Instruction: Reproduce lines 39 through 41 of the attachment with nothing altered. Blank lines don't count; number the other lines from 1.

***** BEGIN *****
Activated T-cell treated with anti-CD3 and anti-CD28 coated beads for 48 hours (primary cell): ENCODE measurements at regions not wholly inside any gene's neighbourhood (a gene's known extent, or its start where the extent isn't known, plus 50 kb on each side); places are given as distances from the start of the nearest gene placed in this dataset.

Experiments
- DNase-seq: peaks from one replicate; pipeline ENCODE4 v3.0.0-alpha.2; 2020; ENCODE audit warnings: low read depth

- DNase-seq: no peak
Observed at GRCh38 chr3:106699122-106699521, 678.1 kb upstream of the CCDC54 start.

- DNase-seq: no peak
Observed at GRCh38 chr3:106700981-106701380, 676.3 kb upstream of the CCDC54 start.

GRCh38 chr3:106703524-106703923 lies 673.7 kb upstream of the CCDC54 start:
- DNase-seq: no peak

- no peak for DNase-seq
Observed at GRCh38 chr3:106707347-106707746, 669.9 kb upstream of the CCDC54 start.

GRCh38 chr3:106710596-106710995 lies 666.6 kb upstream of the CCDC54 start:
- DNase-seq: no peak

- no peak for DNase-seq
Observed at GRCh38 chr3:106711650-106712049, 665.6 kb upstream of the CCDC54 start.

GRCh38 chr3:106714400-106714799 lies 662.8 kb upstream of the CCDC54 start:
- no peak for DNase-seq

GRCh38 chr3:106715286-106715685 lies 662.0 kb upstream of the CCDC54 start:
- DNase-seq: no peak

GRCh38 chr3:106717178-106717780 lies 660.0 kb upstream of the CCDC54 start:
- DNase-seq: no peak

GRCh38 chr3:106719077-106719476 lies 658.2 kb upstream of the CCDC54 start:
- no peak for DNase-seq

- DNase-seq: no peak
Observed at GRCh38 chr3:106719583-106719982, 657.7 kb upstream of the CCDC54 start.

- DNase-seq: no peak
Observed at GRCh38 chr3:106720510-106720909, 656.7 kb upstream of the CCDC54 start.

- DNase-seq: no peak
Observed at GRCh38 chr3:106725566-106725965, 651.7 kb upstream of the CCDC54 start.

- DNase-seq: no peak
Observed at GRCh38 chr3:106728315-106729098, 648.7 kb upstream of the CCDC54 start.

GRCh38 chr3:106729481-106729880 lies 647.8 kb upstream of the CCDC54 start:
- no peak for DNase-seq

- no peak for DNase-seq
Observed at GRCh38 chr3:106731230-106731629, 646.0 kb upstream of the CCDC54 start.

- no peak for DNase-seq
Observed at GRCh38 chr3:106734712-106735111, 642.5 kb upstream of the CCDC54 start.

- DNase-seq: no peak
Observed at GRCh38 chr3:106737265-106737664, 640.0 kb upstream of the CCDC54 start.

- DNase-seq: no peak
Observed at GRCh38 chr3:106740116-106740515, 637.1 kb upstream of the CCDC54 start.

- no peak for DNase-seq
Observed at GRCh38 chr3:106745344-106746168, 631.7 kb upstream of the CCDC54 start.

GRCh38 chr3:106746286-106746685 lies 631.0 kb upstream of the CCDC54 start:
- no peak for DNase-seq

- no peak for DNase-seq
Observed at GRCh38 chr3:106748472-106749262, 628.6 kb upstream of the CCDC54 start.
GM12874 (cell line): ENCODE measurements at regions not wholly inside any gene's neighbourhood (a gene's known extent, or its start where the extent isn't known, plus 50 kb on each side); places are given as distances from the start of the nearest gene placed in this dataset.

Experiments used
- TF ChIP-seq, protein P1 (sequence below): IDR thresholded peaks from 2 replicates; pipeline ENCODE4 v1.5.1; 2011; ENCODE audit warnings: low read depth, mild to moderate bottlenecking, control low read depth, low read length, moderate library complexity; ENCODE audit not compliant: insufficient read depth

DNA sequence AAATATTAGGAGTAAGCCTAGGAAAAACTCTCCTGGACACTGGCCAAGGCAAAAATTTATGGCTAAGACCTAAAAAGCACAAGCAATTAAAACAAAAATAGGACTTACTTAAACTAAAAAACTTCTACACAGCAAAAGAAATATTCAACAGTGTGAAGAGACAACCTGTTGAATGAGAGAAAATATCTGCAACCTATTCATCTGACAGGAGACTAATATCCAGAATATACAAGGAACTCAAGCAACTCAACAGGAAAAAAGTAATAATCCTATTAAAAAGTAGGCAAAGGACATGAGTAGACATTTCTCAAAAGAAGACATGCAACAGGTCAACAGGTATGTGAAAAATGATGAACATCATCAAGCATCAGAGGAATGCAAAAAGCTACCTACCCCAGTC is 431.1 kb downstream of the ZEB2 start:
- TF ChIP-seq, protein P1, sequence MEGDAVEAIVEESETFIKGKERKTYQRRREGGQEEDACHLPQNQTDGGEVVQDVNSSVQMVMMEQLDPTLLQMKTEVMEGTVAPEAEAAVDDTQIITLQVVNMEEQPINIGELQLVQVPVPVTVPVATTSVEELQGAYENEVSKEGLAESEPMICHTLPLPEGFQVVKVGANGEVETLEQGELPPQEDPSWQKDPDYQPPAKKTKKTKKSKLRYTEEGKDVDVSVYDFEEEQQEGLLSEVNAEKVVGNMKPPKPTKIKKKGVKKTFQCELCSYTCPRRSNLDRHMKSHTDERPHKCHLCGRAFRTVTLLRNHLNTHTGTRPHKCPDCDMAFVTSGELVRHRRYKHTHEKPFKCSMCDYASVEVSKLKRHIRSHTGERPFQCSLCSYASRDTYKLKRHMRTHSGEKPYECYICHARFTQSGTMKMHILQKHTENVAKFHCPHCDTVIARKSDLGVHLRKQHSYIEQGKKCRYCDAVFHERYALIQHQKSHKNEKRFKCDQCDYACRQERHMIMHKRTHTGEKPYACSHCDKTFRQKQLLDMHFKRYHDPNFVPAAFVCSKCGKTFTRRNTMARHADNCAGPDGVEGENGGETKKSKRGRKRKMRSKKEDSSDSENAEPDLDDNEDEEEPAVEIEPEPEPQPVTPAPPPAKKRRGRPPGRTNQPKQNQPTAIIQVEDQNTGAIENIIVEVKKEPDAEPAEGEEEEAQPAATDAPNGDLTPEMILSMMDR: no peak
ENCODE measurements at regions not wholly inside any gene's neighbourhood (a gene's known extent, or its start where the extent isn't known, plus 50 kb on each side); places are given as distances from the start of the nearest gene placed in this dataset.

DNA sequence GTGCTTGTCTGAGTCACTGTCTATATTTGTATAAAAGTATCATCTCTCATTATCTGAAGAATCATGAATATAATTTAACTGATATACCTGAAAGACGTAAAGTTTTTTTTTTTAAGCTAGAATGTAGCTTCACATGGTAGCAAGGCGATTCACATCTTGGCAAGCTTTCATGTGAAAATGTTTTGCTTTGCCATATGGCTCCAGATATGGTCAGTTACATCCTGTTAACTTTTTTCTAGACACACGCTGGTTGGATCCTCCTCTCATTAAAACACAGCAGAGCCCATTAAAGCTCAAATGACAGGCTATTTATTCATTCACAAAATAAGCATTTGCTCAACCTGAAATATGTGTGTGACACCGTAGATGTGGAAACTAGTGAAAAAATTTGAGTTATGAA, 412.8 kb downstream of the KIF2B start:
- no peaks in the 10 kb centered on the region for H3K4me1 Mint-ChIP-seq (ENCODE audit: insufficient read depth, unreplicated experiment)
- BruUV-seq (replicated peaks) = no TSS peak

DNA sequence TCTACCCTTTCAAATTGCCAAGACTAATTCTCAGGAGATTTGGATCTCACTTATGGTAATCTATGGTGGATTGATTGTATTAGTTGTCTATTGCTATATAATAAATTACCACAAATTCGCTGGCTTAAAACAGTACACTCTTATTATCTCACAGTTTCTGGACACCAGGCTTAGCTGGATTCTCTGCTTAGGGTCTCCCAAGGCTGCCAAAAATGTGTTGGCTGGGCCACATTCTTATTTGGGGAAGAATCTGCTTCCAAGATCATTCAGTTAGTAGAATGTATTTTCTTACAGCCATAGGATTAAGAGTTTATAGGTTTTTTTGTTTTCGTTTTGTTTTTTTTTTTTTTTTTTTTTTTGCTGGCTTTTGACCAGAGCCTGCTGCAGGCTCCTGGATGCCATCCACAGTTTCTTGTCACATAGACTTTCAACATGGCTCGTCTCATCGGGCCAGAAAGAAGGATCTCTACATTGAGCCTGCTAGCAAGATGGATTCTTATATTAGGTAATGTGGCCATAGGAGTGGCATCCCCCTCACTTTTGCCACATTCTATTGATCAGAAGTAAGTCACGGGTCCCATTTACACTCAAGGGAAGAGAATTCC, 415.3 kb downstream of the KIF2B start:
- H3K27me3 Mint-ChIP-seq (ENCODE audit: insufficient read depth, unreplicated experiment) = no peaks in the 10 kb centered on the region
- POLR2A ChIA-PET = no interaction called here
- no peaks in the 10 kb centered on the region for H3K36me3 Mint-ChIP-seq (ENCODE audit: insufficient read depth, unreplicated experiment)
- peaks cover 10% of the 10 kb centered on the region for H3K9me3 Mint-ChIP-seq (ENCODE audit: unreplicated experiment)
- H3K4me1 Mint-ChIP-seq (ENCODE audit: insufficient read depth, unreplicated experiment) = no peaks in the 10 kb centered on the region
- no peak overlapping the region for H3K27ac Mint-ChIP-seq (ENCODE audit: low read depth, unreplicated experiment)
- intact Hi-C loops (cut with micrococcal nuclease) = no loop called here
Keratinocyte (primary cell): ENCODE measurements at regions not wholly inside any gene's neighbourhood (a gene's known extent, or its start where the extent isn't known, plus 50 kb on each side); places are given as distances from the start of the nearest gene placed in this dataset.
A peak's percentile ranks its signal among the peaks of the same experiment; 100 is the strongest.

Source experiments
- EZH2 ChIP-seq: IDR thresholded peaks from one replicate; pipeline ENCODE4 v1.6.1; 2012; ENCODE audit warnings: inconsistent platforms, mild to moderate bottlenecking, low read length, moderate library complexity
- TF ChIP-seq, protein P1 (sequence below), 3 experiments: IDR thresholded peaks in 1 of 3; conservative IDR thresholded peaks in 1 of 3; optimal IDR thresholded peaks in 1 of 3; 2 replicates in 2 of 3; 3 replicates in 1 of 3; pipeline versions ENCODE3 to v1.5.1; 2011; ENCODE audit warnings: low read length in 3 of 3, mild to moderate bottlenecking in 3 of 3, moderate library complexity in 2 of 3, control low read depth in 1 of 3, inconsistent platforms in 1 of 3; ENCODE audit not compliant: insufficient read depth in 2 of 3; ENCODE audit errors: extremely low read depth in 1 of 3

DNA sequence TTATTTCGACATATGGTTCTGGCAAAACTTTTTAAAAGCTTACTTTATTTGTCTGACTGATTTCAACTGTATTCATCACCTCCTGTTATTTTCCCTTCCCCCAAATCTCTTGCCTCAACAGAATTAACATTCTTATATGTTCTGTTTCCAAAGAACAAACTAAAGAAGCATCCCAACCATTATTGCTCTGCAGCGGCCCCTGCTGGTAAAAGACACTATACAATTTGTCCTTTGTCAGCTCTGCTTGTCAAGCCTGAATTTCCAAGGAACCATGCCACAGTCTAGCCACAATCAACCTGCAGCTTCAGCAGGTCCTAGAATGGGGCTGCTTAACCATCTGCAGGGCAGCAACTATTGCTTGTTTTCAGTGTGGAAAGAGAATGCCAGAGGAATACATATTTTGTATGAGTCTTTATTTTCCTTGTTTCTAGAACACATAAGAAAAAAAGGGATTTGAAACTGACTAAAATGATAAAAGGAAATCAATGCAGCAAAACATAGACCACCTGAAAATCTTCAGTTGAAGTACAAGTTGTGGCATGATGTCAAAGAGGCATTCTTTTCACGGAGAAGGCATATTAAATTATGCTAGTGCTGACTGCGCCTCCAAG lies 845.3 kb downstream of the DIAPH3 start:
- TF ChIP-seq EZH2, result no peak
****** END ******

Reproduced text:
Observed at GRCh38 chr3:106737265-106737664, 640.0 kb upstream of the CCDC54 start.

- DNase-seq: no peak
Observed at GRCh38 chr3:106740116-106740515, 637.1 kb upstream of the CCDC54 start.